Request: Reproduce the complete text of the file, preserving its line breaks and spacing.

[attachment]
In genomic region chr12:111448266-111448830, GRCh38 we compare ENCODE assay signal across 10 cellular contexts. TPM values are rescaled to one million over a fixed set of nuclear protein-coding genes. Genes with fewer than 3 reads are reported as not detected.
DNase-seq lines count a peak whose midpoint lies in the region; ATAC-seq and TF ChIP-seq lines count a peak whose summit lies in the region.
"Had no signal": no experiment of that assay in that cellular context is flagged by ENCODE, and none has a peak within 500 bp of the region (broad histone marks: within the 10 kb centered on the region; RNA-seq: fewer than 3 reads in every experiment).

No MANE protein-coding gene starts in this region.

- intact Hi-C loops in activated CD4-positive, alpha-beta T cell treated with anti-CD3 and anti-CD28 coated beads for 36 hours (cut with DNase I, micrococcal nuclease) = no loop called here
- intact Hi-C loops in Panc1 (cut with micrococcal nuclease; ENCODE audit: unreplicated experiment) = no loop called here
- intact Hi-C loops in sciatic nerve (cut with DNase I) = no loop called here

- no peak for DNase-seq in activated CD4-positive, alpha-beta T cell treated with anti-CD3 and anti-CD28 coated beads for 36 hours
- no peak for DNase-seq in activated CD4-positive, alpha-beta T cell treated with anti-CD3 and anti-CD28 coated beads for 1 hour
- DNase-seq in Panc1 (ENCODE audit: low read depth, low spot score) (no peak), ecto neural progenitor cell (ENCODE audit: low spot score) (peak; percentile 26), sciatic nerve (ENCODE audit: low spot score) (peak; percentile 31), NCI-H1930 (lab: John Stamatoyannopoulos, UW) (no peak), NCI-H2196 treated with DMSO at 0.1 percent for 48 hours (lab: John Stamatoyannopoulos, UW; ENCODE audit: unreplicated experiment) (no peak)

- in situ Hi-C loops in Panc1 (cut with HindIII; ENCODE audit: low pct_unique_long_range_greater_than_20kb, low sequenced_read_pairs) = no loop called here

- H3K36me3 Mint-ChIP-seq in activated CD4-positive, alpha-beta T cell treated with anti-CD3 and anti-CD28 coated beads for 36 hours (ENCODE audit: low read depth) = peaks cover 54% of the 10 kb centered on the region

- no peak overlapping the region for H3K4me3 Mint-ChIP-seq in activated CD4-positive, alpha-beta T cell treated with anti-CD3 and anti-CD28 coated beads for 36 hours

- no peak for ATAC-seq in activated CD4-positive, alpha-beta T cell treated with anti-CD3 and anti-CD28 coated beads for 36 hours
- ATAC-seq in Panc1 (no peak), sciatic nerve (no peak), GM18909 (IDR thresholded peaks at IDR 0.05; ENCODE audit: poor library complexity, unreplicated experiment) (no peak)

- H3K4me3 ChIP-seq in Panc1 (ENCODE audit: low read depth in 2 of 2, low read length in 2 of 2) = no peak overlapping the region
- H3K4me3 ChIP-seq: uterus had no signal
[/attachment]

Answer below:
In genomic region chr12:111448266-111448830, GRCh38 we compare ENCODE assay signal across 10 cellular contexts. TPM values are rescaled to one million over a fixed set of nuclear protein-coding genes. Genes with fewer than 3 reads are reported as not detected.
DNase-seq lines count a peak whose midpoint lies in the region; ATAC-seq and TF ChIP-seq lines count a peak whose summit lies in the region.
"Had no signal": no experiment of that assay in that cellular context is flagged by ENCODE, and none has a peak within 500 bp of the region (broad histone marks: within the 10 kb centered on the region; RNA-seq: fewer than 3 reads in every experiment).

No MANE protein-coding gene starts in this region.

- intact Hi-C loops in activated CD4-positive, alpha-beta T cell treated with anti-CD3 and anti-CD28 coated beads for 36 hours (cut with DNase I, micrococcal nuclease) = no loop called here
- intact Hi-C loops in Panc1 (cut with micrococcal nuclease; ENCODE audit: unreplicated experiment) = no loop called here
- intact Hi-C loops in sciatic nerve (cut with DNase I) = no loop called here

- no peak for DNase-seq in activated CD4-positive, alpha-beta T cell treated with anti-CD3 and anti-CD28 coated beads for 36 hours
- no peak for DNase-seq in activated CD4-positive, alpha-beta T cell treated with anti-CD3 and anti-CD28 coated beads for 1 hour
- DNase-seq in Panc1 (ENCODE audit: low read depth, low spot score) (no peak), ecto neural progenitor cell (ENCODE audit: low spot score) (peak; percentile 26), sciatic nerve (ENCODE audit: low spot score) (peak; percentile 31), NCI-H1930 (lab: John Stamatoyannopoulos, UW) (no peak), NCI-H2196 treated with DMSO at 0.1 percent for 48 hours (lab: John Stamatoyannopoulos, UW; ENCODE audit: unreplicated experiment) (no peak)

- in situ Hi-C loops in Panc1 (cut with HindIII; ENCODE audit: low pct_unique_long_range_greater_than_20kb, low sequenced_read_pairs) = no loop called here

- H3K36me3 Mint-ChIP-seq in activated CD4-positive, alpha-beta T cell treated with anti-CD3 and anti-CD28 coated beads for 36 hours (ENCODE audit: low read depth) = peaks cover 54% of the 10 kb centered on the region

- no peak overlapping the region for H3K4me3 Mint-ChIP-seq in activated CD4-positive, alpha-beta T cell treated with anti-CD3 and anti-CD28 coated beads for 36 hours

- no peak for ATAC-seq in activated CD4-positive, alpha-beta T cell treated with anti-CD3 and anti-CD28 coated beads for 36 hours
- ATAC-seq in Panc1 (no peak), sciatic nerve (no peak), GM18909 (IDR thresholded peaks at IDR 0.05; ENCODE audit: poor library complexity, unreplicated experiment) (no peak)

- H3K4me3 ChIP-seq in Panc1 (ENCODE audit: low read depth in 2 of 2, low read length in 2 of 2) = no peak overlapping the region
- H3K4me3 ChIP-seq: uterus had no signal